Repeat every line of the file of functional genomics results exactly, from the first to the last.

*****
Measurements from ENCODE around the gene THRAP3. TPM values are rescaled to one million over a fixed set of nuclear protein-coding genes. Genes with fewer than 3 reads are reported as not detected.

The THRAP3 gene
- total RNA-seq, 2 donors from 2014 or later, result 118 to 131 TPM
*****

Measurements from ENCODE around the gene THRAP3. TPM values are rescaled to one million over a fixed set of nuclear protein-coding genes. Genes with fewer than 3 reads are reported as not detected.

The THRAP3 gene
- total RNA-seq, 2 donors from 2014 or later, result 118 to 131 TPM